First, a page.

Mountain peasants gather in mobs at makeshift bus stops - precarious, cliff-side turnouts. Approaching one of these my naive eyes fix on a colorfully clothed gathering that glows gold in the dropping sun. One of many opium visions that lull the Western mind to fantasies of lions and lambs dwelling in Biblical harmony.  Honduras doesn’t allow of such foolishness for long though. 

Minutes later, rounding an outside turn on a mountain top, harsh reality.  I ease the Toyota van to a stop. In the middle of my lane is a split and twisted corpse.  A young boy of maybe seven years. His mother stands over him, head buried in hands, stomach convulsing, chest heaving.

A cattle truck sits quiet in a pull-out 30 meters on, its cargo mooing anxiously.  The driver in a dirty, short sleeve dress shirt, wrinkled slacks and worn dress shoes engaged in matter of fact conversation with a man from the group. By way of explanation the driver casually motioned back toward the curve in the road. There is no argument. The facts of the matter are plain. The child chased after a ball on a blind curve. The mother was too late.

Thirty people in a backlit glow stand expressionless in the dropping sun. I don’t struggle to comprehend. These things make sense to me. Cold realities speak to me. No rising anger in this matter of fact world.  

No sympathy from the bystanders either. Rusting steel and hot asphalt. Real. Fast. Heart-breaking. For all her wild beauty and lulling balms, Honduras has an intensity that grabs doughy Westerners by their fat rolls and shakes them to life – a sticky, uncomfortable awareness. 

No excuses, no second chances, no dreams, and sadly for peasants… no way out.

I dully fumble for my 35mm Minolta.  This opium dream has me as the unlikely winner of a Pulitzer for photojournalism.  Light of the Golden Hour; a hushed crowd; a mother sobbing for her son; soft in the background, the detached conversation with the boy’s unfortunate killer.  A photograph on the order of the nude Vietnamese girl fleeing her village in driving rain in the aftermath of a napalm attack. Or a vulture biding his time as life slips away from a distended-belly, African boy.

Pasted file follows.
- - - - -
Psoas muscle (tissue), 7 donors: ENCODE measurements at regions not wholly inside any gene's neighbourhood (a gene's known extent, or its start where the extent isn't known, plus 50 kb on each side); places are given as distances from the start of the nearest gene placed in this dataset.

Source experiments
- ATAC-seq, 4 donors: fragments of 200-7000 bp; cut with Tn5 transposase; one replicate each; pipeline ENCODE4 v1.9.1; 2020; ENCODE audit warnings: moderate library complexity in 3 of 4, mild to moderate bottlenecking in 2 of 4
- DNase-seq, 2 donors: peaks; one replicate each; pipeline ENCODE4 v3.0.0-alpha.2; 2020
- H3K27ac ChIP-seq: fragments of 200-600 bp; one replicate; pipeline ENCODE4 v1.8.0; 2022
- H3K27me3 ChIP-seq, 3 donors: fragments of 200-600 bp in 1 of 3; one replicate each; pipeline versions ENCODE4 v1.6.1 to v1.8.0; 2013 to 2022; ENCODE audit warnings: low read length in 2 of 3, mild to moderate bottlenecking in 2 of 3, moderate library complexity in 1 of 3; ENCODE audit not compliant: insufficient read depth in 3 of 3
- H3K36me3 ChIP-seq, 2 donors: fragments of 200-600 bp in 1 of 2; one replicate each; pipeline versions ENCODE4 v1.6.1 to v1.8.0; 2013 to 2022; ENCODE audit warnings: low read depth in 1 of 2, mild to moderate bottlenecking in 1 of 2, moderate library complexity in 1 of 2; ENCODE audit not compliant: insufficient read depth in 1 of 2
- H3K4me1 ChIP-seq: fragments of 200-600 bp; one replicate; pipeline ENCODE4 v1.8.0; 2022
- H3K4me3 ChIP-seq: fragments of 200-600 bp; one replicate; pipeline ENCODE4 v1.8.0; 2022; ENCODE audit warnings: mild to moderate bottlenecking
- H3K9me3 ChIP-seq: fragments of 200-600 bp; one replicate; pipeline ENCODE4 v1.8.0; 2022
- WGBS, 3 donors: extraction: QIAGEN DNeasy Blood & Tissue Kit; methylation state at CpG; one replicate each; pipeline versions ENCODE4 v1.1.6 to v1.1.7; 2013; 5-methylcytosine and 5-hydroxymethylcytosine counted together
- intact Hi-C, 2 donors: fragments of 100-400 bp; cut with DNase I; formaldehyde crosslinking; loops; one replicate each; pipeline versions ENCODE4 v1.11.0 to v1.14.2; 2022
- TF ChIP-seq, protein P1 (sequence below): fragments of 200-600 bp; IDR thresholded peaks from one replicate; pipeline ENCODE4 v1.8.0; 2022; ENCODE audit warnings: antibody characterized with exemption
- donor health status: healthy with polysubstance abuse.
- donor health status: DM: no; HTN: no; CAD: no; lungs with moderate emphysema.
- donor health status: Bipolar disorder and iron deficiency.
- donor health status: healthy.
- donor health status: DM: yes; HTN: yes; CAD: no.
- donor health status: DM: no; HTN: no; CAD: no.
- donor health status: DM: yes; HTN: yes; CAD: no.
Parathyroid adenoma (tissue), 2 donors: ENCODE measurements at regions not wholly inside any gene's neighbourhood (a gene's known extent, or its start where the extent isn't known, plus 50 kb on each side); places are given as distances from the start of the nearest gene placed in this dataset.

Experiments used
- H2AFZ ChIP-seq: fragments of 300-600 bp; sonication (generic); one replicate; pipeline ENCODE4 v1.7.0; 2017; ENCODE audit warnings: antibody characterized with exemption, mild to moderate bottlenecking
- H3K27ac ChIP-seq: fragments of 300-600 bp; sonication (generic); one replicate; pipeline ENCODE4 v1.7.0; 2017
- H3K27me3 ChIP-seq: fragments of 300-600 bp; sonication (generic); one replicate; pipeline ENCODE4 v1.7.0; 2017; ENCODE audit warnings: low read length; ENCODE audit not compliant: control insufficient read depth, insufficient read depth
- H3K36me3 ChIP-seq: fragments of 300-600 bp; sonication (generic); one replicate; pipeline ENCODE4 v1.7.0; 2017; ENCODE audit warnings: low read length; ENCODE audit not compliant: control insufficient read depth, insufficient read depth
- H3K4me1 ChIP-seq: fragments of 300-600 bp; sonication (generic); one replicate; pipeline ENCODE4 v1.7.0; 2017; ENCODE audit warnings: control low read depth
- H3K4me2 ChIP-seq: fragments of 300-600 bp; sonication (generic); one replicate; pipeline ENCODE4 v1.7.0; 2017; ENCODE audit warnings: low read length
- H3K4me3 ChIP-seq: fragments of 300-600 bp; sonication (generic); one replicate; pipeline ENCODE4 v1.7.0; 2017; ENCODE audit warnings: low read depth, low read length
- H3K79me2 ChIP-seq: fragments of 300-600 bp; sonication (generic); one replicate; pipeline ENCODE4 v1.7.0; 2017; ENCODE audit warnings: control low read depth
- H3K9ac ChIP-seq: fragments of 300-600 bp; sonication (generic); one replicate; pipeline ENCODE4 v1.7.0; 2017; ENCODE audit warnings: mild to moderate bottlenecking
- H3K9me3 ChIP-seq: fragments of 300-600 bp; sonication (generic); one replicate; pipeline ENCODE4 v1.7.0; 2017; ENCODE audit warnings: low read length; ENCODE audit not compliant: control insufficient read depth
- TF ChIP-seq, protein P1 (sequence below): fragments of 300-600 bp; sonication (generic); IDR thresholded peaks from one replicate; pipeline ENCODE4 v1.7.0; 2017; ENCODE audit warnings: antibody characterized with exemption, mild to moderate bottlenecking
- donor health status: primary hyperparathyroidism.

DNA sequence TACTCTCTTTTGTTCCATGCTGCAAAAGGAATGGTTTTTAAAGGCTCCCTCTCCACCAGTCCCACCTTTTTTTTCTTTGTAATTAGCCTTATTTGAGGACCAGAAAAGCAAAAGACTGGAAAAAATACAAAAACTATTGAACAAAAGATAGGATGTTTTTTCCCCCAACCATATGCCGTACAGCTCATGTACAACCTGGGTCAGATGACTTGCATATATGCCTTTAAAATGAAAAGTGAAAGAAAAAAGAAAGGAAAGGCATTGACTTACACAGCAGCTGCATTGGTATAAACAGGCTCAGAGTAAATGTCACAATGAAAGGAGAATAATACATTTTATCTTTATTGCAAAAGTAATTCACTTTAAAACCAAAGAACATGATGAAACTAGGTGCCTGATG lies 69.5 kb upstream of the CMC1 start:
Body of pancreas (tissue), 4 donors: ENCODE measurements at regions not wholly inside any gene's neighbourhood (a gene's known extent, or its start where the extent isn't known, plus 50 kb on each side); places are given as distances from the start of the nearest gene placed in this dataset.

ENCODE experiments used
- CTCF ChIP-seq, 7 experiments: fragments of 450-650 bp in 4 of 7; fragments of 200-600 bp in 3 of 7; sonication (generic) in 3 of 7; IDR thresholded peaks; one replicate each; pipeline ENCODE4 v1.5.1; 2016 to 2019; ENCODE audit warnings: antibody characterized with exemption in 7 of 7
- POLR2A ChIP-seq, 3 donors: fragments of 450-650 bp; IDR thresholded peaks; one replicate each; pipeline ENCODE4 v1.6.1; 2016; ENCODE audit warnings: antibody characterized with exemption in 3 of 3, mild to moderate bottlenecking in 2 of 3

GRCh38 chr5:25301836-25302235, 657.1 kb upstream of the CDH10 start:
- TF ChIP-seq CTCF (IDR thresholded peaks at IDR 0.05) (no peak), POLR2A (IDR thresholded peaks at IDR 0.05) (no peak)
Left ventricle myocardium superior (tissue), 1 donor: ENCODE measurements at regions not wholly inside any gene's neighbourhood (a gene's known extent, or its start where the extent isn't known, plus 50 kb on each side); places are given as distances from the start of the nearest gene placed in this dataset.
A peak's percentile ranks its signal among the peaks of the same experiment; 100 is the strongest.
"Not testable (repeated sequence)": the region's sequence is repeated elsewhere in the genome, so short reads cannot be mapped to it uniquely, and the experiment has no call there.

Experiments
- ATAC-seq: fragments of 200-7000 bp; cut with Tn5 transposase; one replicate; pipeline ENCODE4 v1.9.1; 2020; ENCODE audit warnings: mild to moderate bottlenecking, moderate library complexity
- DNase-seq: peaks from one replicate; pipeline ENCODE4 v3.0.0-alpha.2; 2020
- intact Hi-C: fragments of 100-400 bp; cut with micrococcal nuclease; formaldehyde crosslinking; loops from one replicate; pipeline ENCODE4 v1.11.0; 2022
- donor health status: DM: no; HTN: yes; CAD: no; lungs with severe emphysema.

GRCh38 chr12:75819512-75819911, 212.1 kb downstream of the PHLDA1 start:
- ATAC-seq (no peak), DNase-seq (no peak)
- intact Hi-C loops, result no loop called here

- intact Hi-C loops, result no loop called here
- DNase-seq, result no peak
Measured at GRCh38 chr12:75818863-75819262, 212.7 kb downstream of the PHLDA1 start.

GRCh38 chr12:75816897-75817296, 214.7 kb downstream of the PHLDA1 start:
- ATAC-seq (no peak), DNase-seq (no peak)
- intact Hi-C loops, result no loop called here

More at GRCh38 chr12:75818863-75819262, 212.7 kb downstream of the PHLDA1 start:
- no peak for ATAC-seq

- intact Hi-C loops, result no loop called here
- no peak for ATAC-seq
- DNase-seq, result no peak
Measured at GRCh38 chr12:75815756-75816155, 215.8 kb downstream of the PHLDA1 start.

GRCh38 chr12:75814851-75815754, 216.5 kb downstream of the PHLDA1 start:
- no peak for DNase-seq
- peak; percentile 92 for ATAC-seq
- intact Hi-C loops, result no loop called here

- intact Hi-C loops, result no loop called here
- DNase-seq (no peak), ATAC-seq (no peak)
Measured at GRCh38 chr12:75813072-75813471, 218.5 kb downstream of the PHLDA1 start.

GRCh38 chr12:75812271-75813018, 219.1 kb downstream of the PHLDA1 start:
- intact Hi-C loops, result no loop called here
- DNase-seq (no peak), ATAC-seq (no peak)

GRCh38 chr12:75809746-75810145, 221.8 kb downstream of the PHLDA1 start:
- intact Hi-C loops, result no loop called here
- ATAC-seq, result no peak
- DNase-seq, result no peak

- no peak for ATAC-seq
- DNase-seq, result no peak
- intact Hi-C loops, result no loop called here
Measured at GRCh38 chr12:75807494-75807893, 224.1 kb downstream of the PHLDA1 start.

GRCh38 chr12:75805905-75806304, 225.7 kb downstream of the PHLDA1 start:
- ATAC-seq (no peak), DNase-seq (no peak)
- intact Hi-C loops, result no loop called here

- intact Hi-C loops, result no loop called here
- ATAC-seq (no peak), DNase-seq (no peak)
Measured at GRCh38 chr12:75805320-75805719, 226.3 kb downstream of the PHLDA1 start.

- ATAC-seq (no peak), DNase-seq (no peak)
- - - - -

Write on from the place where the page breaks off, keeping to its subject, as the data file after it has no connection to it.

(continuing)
The child’s mother, in her tender twenties, and the boy she’d devoted seven or eight years to feeding, loving, and admonishing, was gone. Simple. Plain. A cascade of tears. Gone to the fading sound of laughter and grinding brakes.  Eighteen skidding tires and a diesel motor choking to a stop that break a heart for all time. And still the crowd stands detached, silent, betraying no emotion. 

In much of the world there are no screaming sirens, no attending police officers, no horror stricken by-standers, or “sympathetic” attorneys. That is death in my decadent Western world. On a lonely Honduran road 90 kilometers from San Pedro Sula, the Reaper comes with the dropping sun and mountain air whispering of sweet flowers in verdant canyons below. No tears for a mother saying goodbyes too soon and too late. I leave the moment sacred and abstaine from the camera.

I ease out the clutch on the Toyota, murmur the better parts of a prayer for the departed, and mentally cross myself out of some distant, familiar habit.  Humming tires and cool, heavy air in the closing light.  Las Ruinas Copan and her Mayan mysteries sing with lyrical word of mountain valley mists, full-breasted native women with coy, toothy smiles eager to please, and some of the better tobacco this side of Pinar del Rio, Cuba….